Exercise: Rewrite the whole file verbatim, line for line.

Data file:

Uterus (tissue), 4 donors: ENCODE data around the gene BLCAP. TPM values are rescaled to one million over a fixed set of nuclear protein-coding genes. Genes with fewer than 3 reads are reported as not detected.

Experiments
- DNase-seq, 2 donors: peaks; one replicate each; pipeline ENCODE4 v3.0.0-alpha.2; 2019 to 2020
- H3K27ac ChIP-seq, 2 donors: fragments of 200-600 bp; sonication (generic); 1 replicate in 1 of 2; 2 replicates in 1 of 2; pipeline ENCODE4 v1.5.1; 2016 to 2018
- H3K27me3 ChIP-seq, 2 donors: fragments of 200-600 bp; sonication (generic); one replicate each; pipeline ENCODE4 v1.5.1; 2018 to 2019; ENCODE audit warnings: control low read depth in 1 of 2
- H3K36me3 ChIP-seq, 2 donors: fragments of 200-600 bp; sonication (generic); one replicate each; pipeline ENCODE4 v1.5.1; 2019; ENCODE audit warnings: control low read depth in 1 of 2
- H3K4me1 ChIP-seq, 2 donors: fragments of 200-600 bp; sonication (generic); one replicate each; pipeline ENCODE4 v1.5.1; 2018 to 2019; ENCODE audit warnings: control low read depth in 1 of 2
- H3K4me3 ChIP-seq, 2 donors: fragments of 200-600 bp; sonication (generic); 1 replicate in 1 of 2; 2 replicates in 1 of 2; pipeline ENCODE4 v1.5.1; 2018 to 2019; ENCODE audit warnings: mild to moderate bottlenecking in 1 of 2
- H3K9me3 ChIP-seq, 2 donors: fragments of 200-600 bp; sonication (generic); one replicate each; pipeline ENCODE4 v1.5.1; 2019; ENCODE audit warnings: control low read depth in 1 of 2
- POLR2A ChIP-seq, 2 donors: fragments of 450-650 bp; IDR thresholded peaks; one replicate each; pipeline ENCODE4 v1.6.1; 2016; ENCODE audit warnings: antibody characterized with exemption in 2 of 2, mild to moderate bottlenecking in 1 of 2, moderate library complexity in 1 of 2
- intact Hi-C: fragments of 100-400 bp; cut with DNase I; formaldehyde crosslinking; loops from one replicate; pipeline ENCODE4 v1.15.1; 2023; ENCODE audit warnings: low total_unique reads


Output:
Uterus (tissue), 4 donors: ENCODE data around the gene BLCAP. TPM values are rescaled to one million over a fixed set of nuclear protein-coding genes. Genes with fewer than 3 reads are reported as not detected.

Experiments
- DNase-seq, 2 donors: peaks; one replicate each; pipeline ENCODE4 v3.0.0-alpha.2; 2019 to 2020
- H3K27ac ChIP-seq, 2 donors: fragments of 200-600 bp; sonication (generic); 1 replicate in 1 of 2; 2 replicates in 1 of 2; pipeline ENCODE4 v1.5.1; 2016 to 2018
- H3K27me3 ChIP-seq, 2 donors: fragments of 200-600 bp; sonication (generic); one replicate each; pipeline ENCODE4 v1.5.1; 2018 to 2019; ENCODE audit warnings: control low read depth in 1 of 2
- H3K36me3 ChIP-seq, 2 donors: fragments of 200-600 bp; sonication (generic); one replicate each; pipeline ENCODE4 v1.5.1; 2019; ENCODE audit warnings: control low read depth in 1 of 2
- H3K4me1 ChIP-seq, 2 donors: fragments of 200-600 bp; sonication (generic); one replicate each; pipeline ENCODE4 v1.5.1; 2018 to 2019; ENCODE audit warnings: control low read depth in 1 of 2
- H3K4me3 ChIP-seq, 2 donors: fragments of 200-600 bp; sonication (generic); 1 replicate in 1 of 2; 2 replicates in 1 of 2; pipeline ENCODE4 v1.5.1; 2018 to 2019; ENCODE audit warnings: mild to moderate bottlenecking in 1 of 2
- H3K9me3 ChIP-seq, 2 donors: fragments of 200-600 bp; sonication (generic); one replicate each; pipeline ENCODE4 v1.5.1; 2019; ENCODE audit warnings: control low read depth in 1 of 2
- POLR2A ChIP-seq, 2 donors: fragments of 450-650 bp; IDR thresholded peaks; one replicate each; pipeline ENCODE4 v1.6.1; 2016; ENCODE audit warnings: antibody characterized with exemption in 2 of 2, mild to moderate bottlenecking in 1 of 2, moderate library complexity in 1 of 2
- intact Hi-C: fragments of 100-400 bp; cut with DNase I; formaldehyde crosslinking; loops from one replicate; pipeline ENCODE4 v1.15.1; 2023; ENCODE audit warnings: low total_unique reads